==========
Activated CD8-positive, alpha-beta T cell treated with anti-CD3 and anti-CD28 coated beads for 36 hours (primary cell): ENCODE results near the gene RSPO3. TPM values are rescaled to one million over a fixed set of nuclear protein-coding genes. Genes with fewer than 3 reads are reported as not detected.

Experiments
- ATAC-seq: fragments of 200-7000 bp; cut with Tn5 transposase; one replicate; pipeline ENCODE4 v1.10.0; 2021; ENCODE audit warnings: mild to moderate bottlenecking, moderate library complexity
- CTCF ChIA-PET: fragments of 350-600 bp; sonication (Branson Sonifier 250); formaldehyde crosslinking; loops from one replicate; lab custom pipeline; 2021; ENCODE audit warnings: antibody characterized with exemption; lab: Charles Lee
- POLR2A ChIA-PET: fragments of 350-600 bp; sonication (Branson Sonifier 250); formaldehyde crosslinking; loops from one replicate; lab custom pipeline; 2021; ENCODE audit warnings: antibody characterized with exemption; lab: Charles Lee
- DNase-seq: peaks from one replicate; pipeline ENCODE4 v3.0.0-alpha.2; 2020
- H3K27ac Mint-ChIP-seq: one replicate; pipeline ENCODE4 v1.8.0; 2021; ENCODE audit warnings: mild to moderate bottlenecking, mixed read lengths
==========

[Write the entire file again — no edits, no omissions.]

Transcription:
Activated CD8-positive, alpha-beta T cell treated with anti-CD3 and anti-CD28 coated beads for 36 hours (primary cell): ENCODE results near the gene RSPO3. TPM values are rescaled to one million over a fixed set of nuclear protein-coding genes. Genes with fewer than 3 reads are reported as not detected.

Experiments
- ATAC-seq: fragments of 200-7000 bp; cut with Tn5 transposase; one replicate; pipeline ENCODE4 v1.10.0; 2021; ENCODE audit warnings: mild to moderate bottlenecking, moderate library complexity
- CTCF ChIA-PET: fragments of 350-600 bp; sonication (Branson Sonifier 250); formaldehyde crosslinking; loops from one replicate; lab custom pipeline; 2021; ENCODE audit warnings: antibody characterized with exemption; lab: Charles Lee
- POLR2A ChIA-PET: fragments of 350-600 bp; sonication (Branson Sonifier 250); formaldehyde crosslinking; loops from one replicate; lab custom pipeline; 2021; ENCODE audit warnings: antibody characterized with exemption; lab: Charles Lee
- DNase-seq: peaks from one replicate; pipeline ENCODE4 v3.0.0-alpha.2; 2020
- H3K27ac Mint-ChIP-seq: one replicate; pipeline ENCODE4 v1.8.0; 2021; ENCODE audit warnings: mild to moderate bottlenecking, mixed read lengths